Graffiti is evolved from a delinquent street activity to art. Although in many circles, this may still be debatable, in today's popular culture graffiti is recognized as an art form. In addition to wall murals, graffiti covered furniture, pictures and wall murals are elements of urban home décor.
The Origin of Graffiti
The word - Graffiti - is the plural form of the Italian word "grafficar" which means: drawings, messages, scribbles, patterns, or wall writings or scratches. Its origins date back as far as cave drawings in prehistoric times, on walls and monuments in ancient Egypt as well as ancient Greece.
The graffiti that we know today first surfaced in the late 1960's in New York City. At this time teenagers would write their names and street number on subway cars. This was known as "tagging" the way many youths were able to gain recognition throughout the city. Later on the trend was found in Philadelphia where the names "Top Cat" and "Cornbread" were well known throughout the city.
When spray-paint entered the picture, the art of graffiti evolved into colorful graphics. With these new tools gave way to more creative collections of forms, style and color were implemented on the streets. At this point graffiti was divided into two groups: the taggers and the artists. Taggers who lacked the artistic flair would use multiple colors and change their style in order to stand out amidst the colorful collages that were starting to cover the streets.
Those with a more artistic flair were able to use more complicated styles in their tags such as painting straight letters to look as though they are 3D. Artists would also produce large-scale multi colored productions with known cartoon characters in addition to the artist's brand or name. This is the point where graffiti evolved from simply writing or scribbling one's tag to a more creative and form of imagery.
Have you observed the graffiti downtown? If you haven't, then take a peek this weekend and look closely to find out what I mean about self-expression. After checking it out, you'll see that graffiti is not pure vandalism after all. In fact there are organizations or groups of people who became well-known because of graffiti and are now paid well to create it.
One such group is the TATS CRU in New York who are paid to paint on street walls, subways and streets. Tats Cru claim to be "The mural kings who have changed public opinion of graffiti as an art form and have taken it to new heights." It is no longer seen as vandalism.
If you want to learn this art form, start the easy way to become a graffiti king. Grab a large piece of paper-preferably plain newsprint which is cheap, use a piece of charcoal or graphite pencil, and start with a few letters all in caps. Keeping it large will help you when you get to that huge wall that looks inviting!
It is best to take a look at some of the graffiti writing on Google images, you'll find a myriad of styles but choose one you like and copy it (for practice only.) You can use markers but using them on newsprint, they tend to bleed too much.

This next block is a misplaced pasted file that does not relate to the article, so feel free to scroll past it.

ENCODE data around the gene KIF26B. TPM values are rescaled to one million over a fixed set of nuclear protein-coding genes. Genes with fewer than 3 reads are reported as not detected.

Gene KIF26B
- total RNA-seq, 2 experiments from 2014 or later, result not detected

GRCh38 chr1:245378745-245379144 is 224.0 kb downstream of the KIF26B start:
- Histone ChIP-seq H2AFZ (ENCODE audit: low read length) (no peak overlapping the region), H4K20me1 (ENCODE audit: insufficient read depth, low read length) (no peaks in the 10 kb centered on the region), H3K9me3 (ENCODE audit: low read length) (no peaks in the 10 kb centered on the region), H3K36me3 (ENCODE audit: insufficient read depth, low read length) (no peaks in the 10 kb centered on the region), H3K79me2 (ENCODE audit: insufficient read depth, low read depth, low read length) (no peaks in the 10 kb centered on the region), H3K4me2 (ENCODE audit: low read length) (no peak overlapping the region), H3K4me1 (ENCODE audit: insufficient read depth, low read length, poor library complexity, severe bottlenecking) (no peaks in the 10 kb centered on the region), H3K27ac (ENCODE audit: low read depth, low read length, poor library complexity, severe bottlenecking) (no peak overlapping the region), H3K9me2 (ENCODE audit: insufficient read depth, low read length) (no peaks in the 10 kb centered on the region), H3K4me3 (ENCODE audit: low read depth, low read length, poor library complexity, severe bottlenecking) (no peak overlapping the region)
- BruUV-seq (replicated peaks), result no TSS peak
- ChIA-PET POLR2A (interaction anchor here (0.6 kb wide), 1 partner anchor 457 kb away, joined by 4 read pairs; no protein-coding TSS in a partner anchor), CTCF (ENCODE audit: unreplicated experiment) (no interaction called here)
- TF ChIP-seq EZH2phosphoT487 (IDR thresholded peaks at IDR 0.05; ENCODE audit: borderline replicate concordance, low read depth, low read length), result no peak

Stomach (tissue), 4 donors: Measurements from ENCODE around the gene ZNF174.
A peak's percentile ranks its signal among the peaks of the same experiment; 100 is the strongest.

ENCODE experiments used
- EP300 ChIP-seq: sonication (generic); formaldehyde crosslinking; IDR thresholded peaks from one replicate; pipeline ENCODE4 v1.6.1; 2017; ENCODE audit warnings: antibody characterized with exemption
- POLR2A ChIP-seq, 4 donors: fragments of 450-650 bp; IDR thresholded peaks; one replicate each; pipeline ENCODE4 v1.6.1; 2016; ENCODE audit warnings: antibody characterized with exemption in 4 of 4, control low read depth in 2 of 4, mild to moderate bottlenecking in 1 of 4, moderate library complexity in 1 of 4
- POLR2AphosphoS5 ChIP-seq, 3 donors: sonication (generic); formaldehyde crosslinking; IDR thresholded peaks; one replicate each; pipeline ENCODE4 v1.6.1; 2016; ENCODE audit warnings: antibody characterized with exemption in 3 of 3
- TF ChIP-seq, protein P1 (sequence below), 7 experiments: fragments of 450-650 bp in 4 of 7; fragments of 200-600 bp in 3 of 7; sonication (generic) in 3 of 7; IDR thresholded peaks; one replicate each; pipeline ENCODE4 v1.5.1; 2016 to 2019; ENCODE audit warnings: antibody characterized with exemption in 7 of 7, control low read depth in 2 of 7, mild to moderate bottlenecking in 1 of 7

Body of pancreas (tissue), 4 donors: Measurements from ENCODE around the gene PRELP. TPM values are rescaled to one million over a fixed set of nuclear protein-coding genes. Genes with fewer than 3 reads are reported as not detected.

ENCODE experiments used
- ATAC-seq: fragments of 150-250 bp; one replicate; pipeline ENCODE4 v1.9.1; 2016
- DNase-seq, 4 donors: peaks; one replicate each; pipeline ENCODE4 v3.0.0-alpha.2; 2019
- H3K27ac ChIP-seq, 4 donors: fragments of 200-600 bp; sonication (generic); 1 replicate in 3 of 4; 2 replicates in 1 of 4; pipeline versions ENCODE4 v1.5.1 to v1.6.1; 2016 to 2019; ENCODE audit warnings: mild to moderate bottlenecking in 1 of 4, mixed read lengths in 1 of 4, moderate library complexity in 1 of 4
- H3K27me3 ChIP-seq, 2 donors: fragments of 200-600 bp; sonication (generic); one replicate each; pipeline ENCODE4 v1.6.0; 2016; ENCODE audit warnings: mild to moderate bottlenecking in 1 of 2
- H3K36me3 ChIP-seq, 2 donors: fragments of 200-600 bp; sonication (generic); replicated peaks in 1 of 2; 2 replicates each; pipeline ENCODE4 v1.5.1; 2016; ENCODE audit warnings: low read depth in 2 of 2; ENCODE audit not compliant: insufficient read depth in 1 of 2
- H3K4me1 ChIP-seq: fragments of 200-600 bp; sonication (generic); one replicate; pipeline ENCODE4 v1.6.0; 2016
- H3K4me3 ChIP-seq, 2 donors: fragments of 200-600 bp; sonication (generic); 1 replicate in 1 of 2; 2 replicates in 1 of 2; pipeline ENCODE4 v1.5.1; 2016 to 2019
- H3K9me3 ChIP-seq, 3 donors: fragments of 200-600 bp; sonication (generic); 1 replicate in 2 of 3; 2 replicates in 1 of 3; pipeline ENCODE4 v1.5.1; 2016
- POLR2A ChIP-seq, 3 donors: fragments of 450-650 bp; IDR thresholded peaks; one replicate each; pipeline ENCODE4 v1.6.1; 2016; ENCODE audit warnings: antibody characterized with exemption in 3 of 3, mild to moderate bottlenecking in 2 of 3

After you've practiced a bit, stand back and view your work. If you see one you really like and think it is great, you're ready to attack the nearest wall!
The practice run is over and you have chosen your own personal style--but wait a bit, isn't is pretty near so many of the other style you've seen? Can you differentiate it as your own? If not, back to the drawing board for a little more practice please.
The bubble-style graffiti is global; you find it on every wall in Africa, America and even Timbuktu. So make yours unique. How? Experiments as these dudes have done in New York-try straight and curved lines instead of all curves-or try dashes. Yeah, you CAN be creative!
To understand why graffiti is so vilified by the powers that as mere "vandalism" one must know what vandalism actually is. Painter Gustave Courbet (a famous vandal himself,) considered it to be the "destruction of monuments symbolizing war and conquest," a perhaps romanticised view I find difficult to agree with; since when did a bunch of chavs ever justify overtly the arson, for example of a bus shelter in terms of the shelter's socio-economic significance? I've yet to hear one. A more apt descriptor is that of vandalism being the expression of an alternate culture, in this case the "criminal" one.
Vandalism is executed against another's property in any case, and this is to my mind the root of the reason as to why it is considered unacceptable in a capitalistic society such as ours: it destroys the link between being a well-adjusted, functional person's exploits at work, and his material wealth. Tags on cars make them worthless, and consequently the hours spent at work tallying up the monies requisite to buying said car are no longer of worth to the worker. The tag has transubstantiated the work from a point where it can be used to buy things, where it is essentially useless. Needless to say, for the worker, this is upsetting. His car is ruined, and he's wasted his time doing reports on how John Doe broke his legs while sodomising a large black man on a non-regulation surface for the purposes of an insurance claim. The worker thus makes the link that vandalism annuls his exploits, and therefore must be in in opposition to his goals; much like an enemy.